The duty of patient confidentiality is a tenet of medical practice, meaning that all doctors must keep patient information private as a matter of professional duty. Unfortunately, data breaches by hospitals undermine this key responsibility, often through simple administrative errors or data handling mistakes.
However minor the initial misstep is, the repercussions can still be severe when patient or employee data is exposed, which is why healthcare organisations must be held accountable for breaches of data protection law. We know the stress and anxiety data breach victims can suffer, which is why we work hard to claim compensation on behalf of those affected. Although a compensation pay-out cannot undo the harm inflicted on victims, it can help them to know that justice has been done.
Data breach compensation amounts for these kinds of cases can be high given the severity of the impact.
Human error data breaches by hospitals
Data breaches by hospitals hit the headlines all too frequently and, in many cases, the breaches could have been easily avoided if the appropriate precautions were taken.
For example, one form of data breach often publicised in the news is the accidental email error, in which a sender either mistakenly attaches a file containing private information, or they fail to anonymise the names of recipients when sending out a message to a list of multiple contacts. In such cases, it would have only taken a quick check on behalf of the sender or an automated reminder from the computer to prevent the data breach from occurring.
In a similar vein, we have also seen hospitals mistakenly publish data online, leaving it vulnerable to unauthorised access. For instance, we are currently representing victims of the Blackpool NHS Trust data breach, which saw the personal data of 6,574 employees posted online and left there for over a year.
The implications of data breaches at hospitals
Data breaches by hospitals can be made more severe by the sensitive nature of the data in their possession. Many people only reveal details of their health conditions to their closest family and friends, with good reason. The sensitivity of medical information makes it a valuable resource for fraudsters, who may regard it as potent fuel for blackmail.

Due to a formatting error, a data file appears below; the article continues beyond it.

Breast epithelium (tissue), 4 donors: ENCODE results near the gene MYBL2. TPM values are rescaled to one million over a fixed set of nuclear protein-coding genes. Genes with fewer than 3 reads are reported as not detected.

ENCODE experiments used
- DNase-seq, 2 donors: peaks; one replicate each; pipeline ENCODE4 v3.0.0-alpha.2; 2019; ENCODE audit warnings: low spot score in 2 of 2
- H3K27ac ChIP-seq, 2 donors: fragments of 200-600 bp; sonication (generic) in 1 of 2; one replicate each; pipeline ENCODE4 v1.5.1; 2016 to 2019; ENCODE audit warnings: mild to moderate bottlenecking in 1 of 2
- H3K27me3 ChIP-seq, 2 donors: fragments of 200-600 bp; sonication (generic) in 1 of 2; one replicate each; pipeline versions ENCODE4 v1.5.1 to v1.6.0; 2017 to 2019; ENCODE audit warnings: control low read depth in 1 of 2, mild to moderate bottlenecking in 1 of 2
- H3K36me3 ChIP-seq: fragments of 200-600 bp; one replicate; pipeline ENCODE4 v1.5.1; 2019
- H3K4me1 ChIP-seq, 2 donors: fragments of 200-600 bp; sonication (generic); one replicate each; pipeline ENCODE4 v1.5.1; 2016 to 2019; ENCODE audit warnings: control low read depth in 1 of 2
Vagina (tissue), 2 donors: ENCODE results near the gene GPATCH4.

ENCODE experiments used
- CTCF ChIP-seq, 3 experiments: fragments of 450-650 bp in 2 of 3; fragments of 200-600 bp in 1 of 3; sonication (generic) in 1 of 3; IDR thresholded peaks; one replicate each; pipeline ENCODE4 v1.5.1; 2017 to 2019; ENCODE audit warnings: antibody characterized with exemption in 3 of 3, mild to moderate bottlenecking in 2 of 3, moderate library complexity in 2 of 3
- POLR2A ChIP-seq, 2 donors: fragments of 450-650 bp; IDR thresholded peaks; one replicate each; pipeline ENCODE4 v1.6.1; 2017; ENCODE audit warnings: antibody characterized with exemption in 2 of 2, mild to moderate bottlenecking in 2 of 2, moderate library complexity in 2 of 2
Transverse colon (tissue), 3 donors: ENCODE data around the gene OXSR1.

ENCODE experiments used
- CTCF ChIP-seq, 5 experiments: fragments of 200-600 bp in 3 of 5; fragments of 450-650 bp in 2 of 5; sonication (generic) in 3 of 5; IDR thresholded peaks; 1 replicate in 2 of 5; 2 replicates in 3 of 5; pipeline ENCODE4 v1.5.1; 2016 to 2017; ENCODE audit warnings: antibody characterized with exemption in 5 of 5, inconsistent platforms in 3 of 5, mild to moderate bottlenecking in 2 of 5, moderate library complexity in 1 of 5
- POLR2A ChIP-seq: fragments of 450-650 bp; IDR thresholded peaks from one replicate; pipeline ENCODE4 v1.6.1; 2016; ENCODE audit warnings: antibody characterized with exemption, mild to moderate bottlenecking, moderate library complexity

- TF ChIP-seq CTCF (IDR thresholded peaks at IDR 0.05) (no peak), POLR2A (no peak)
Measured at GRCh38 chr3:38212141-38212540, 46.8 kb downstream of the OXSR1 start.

Employees of hospitals also disclose highly sensitive data, as many hospitals record details of ethnicity, gender, sexual orientation, and disability for diversity monitoring purposes. When this information is exposed, the privacy of employees can be severely compromised in their own workplace.
Making a compensation claim
Fortunately, the law entitles victims to claim compensation for the emotional and financial impact of data breaches. In addition to recovering compensation, making a claim can help to hold the organisation in question to account for the damage they caused.
There is no excuse for poor data protection provision, and data breaches by hospitals must be taken seriously.
To recover compensation for a data breach you have suffered, come to Your Lawyers – the Data Leak Lawyers – as leading data protection solicitors to discuss your potential claim. We can offer, free no-obligation advice regarding the compensation pay-out you could be entitled to, so contact us for free, no-obligation advice today, or sign up for a call-back.
IMPORTANT: advice on this page is intended to be up-to-date for the 'first published date'.
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First published by Author on May 25, 2021
Posted in the following categories: Claims Cybersecurity Data Healthcare Latest and tagged with compensation | cybersecurity | data breach | data controllers | healthcare sector | medical data breach | medical records | nhs | personal data